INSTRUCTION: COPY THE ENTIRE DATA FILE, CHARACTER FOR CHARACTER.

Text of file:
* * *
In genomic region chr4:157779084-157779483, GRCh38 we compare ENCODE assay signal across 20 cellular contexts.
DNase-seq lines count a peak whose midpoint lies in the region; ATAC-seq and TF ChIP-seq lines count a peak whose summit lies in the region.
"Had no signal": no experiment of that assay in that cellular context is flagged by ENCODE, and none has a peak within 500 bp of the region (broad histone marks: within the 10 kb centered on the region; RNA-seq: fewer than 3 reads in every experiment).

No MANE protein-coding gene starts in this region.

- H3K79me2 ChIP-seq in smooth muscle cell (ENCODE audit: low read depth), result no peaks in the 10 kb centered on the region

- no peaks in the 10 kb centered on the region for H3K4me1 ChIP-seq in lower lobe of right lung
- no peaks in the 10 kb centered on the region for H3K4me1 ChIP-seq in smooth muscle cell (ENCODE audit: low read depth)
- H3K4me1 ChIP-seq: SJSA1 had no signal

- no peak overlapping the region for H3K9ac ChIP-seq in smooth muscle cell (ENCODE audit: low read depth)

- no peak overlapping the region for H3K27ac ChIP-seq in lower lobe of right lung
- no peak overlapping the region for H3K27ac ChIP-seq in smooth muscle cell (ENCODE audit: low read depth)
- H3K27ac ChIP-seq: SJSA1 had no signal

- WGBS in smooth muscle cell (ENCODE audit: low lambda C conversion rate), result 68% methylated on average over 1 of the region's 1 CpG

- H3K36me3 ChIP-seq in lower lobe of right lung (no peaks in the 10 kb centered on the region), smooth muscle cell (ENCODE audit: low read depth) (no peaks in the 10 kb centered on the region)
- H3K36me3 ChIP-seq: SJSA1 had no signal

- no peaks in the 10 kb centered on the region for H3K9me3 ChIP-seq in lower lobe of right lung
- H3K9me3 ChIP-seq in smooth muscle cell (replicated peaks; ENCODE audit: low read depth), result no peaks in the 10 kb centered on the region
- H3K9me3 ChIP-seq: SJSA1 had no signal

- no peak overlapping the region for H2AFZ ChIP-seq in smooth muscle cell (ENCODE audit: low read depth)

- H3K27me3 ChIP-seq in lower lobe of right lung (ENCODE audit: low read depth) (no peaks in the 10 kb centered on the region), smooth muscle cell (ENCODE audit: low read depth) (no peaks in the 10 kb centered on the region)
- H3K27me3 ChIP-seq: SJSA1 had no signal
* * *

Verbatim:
In genomic region chr4:157779084-157779483, GRCh38 we compare ENCODE assay signal across 20 cellular contexts.
DNase-seq lines count a peak whose midpoint lies in the region; ATAC-seq and TF ChIP-seq lines count a peak whose summit lies in the region.
"Had no signal": no experiment of that assay in that cellular context is flagged by ENCODE, and none has a peak within 500 bp of the region (broad histone marks: within the 10 kb centered on the region; RNA-seq: fewer than 3 reads in every experiment).

No MANE protein-coding gene starts in this region.

- H3K79me2 ChIP-seq in smooth muscle cell (ENCODE audit: low read depth), result no peaks in the 10 kb centered on the region

- no peaks in the 10 kb centered on the region for H3K4me1 ChIP-seq in lower lobe of right lung
- no peaks in the 10 kb centered on the region for H3K4me1 ChIP-seq in smooth muscle cell (ENCODE audit: low read depth)
- H3K4me1 ChIP-seq: SJSA1 had no signal

- no peak overlapping the region for H3K9ac ChIP-seq in smooth muscle cell (ENCODE audit: low read depth)

- no peak overlapping the region for H3K27ac ChIP-seq in lower lobe of right lung
- no peak overlapping the region for H3K27ac ChIP-seq in smooth muscle cell (ENCODE audit: low read depth)
- H3K27ac ChIP-seq: SJSA1 had no signal

- WGBS in smooth muscle cell (ENCODE audit: low lambda C conversion rate), result 68% methylated on average over 1 of the region's 1 CpG

- H3K36me3 ChIP-seq in lower lobe of right lung (no peaks in the 10 kb centered on the region), smooth muscle cell (ENCODE audit: low read depth) (no peaks in the 10 kb centered on the region)
- H3K36me3 ChIP-seq: SJSA1 had no signal

- no peaks in the 10 kb centered on the region for H3K9me3 ChIP-seq in lower lobe of right lung
- H3K9me3 ChIP-seq in smooth muscle cell (replicated peaks; ENCODE audit: low read depth), result no peaks in the 10 kb centered on the region
- H3K9me3 ChIP-seq: SJSA1 had no signal

- no peak overlapping the region for H2AFZ ChIP-seq in smooth muscle cell (ENCODE audit: low read depth)

- H3K27me3 ChIP-seq in lower lobe of right lung (ENCODE audit: low read depth) (no peaks in the 10 kb centered on the region), smooth muscle cell (ENCODE audit: low read depth) (no peaks in the 10 kb centered on the region)
- H3K27me3 ChIP-seq: SJSA1 had no signal